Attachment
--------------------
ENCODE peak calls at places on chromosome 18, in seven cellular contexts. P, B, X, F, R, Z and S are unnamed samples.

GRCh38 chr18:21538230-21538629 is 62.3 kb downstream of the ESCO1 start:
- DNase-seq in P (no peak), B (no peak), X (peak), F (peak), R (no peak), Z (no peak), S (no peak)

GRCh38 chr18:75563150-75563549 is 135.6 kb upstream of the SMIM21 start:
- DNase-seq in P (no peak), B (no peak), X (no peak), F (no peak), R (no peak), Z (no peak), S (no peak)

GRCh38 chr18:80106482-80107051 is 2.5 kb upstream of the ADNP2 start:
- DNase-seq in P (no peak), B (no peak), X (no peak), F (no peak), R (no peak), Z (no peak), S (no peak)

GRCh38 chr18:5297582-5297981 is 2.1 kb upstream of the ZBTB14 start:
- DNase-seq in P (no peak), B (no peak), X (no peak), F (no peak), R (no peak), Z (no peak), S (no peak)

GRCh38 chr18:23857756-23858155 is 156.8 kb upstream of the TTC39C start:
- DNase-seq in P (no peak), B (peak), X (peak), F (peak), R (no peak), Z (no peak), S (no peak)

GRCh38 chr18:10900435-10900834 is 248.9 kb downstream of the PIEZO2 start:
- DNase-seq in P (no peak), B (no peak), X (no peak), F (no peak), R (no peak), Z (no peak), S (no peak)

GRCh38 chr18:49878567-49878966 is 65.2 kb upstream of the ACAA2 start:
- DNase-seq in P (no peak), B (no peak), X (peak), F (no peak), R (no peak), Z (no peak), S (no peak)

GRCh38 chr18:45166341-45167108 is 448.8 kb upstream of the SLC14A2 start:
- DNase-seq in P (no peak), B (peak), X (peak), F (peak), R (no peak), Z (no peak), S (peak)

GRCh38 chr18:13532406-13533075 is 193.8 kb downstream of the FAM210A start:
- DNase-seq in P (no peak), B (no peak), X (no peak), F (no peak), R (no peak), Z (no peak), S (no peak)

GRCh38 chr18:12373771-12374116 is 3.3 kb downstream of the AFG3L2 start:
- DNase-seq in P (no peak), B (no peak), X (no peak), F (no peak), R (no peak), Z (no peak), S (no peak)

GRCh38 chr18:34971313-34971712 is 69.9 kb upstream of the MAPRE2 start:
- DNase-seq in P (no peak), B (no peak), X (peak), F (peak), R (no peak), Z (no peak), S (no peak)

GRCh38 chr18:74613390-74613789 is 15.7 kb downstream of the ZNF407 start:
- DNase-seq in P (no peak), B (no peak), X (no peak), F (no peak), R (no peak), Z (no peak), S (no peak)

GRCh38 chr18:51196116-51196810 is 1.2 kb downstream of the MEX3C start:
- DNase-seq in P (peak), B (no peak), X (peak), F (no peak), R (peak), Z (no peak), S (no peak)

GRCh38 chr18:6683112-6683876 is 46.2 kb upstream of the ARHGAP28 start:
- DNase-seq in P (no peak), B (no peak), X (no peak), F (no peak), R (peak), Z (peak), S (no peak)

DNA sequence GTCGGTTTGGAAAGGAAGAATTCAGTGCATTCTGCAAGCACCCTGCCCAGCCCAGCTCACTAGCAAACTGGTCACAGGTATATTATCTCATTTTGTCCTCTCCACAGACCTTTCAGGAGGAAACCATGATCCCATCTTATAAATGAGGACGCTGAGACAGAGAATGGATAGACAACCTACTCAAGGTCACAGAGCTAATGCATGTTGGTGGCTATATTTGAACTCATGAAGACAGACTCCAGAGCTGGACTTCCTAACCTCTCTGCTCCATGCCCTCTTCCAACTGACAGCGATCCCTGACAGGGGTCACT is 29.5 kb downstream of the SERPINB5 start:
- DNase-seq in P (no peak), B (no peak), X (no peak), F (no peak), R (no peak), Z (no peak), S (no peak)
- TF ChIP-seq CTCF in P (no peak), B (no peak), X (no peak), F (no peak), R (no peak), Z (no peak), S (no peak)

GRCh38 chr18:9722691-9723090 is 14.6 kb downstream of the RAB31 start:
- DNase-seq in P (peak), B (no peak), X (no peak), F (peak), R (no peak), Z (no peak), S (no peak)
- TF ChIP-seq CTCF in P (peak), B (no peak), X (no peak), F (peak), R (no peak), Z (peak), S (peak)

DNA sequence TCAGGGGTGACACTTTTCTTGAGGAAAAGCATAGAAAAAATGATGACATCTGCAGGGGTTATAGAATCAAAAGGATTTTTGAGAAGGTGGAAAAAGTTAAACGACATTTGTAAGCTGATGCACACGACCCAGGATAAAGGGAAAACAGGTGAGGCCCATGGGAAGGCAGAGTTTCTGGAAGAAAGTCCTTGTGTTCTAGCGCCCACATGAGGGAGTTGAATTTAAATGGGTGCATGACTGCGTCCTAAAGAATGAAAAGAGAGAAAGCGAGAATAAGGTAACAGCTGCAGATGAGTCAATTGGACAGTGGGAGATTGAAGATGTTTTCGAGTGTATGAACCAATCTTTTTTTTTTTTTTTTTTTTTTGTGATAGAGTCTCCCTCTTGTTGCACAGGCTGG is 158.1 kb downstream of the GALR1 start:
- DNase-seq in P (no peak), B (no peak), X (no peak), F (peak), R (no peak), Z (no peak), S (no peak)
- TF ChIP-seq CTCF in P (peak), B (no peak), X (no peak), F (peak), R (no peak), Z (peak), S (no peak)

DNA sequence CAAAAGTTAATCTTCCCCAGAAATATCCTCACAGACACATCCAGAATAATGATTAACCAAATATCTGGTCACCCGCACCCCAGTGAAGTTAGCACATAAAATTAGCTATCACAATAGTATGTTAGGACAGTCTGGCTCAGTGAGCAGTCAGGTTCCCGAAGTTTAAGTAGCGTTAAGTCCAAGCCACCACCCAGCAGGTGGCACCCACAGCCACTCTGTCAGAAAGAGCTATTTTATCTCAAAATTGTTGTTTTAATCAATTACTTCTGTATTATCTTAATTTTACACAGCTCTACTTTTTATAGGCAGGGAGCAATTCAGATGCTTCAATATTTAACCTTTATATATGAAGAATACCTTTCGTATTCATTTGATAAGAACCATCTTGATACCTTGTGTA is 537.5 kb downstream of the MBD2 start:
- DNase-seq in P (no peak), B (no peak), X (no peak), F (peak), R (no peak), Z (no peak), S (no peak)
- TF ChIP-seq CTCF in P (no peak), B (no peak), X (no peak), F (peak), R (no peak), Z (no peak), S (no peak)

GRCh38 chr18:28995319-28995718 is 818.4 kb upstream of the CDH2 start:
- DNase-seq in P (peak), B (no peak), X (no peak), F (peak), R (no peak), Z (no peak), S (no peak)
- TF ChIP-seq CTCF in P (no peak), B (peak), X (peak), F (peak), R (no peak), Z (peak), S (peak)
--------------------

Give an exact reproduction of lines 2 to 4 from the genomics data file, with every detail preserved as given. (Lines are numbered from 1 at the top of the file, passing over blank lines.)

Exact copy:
GRCh38 chr18:21538230-21538629 is 62.3 kb downstream of the ESCO1 start:
- DNase-seq in P (no peak), B (no peak), X (peak), F (peak), R (no peak), Z (no peak), S (no peak)

GRCh38 chr18:75563150-75563549 is 135.6 kb upstream of the SMIM21 start: